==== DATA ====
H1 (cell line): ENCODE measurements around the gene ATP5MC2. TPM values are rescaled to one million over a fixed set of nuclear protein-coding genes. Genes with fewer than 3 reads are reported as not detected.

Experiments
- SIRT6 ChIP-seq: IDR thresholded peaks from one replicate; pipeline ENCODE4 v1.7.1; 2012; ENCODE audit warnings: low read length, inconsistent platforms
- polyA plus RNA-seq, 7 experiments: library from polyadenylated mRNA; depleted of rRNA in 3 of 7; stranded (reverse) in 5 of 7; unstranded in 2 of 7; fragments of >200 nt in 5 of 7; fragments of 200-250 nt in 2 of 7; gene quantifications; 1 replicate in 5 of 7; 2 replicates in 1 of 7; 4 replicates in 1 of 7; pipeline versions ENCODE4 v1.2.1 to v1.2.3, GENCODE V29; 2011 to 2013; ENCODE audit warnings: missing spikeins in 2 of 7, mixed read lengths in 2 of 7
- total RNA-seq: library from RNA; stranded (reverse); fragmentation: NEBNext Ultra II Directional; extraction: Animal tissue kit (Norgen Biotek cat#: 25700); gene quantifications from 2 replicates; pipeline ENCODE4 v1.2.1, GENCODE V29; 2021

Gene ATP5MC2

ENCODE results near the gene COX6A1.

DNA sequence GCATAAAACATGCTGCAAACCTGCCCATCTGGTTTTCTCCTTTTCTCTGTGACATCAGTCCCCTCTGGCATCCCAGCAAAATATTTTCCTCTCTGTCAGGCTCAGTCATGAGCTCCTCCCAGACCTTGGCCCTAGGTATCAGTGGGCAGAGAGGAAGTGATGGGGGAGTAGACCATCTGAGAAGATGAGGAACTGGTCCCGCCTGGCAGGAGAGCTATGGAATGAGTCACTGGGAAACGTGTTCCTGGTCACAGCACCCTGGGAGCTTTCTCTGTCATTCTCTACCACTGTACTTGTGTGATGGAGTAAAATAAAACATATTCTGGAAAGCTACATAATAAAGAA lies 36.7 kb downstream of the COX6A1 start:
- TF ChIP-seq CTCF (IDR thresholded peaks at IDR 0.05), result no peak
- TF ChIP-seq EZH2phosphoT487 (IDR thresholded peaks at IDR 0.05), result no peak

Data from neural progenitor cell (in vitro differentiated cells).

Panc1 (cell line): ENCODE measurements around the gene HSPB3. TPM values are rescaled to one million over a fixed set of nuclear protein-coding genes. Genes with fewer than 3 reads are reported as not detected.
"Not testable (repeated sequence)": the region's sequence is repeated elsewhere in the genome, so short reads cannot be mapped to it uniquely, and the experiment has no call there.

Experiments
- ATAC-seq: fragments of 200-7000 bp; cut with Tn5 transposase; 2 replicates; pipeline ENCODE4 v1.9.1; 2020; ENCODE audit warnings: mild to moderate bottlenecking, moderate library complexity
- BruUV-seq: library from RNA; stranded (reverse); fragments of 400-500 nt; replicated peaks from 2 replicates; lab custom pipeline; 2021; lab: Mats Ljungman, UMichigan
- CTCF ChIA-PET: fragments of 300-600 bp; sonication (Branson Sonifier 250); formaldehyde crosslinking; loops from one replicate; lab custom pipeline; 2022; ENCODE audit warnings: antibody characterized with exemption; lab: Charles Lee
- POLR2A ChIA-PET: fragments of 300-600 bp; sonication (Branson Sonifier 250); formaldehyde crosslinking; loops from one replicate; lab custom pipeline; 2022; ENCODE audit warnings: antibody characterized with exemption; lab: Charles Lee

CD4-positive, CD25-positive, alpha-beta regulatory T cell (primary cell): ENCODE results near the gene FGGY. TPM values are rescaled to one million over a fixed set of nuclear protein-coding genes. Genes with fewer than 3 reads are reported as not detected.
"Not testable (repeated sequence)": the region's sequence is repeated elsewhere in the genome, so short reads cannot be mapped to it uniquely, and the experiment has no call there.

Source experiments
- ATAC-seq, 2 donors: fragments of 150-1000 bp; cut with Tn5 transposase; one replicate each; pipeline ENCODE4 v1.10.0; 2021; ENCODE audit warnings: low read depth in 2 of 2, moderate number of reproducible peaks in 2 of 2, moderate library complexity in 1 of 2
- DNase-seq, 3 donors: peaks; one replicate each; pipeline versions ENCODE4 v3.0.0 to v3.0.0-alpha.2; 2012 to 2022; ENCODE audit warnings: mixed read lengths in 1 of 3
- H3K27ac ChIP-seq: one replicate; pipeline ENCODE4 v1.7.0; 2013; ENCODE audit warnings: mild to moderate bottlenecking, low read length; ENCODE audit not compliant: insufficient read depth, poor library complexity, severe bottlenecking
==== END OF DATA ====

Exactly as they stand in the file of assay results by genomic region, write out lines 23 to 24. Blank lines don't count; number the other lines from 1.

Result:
- DNase-seq, 3 donors: peaks; one replicate each; pipeline versions ENCODE4 v3.0.0 to v3.0.0-alpha.2; 2012 to 2022; ENCODE audit warnings: mixed read lengths in 1 of 3
- H3K27ac ChIP-seq: one replicate; pipeline ENCODE4 v1.7.0; 2013; ENCODE audit warnings: mild to moderate bottlenecking, low read length; ENCODE audit not compliant: insufficient read depth, poor library complexity, severe bottlenecking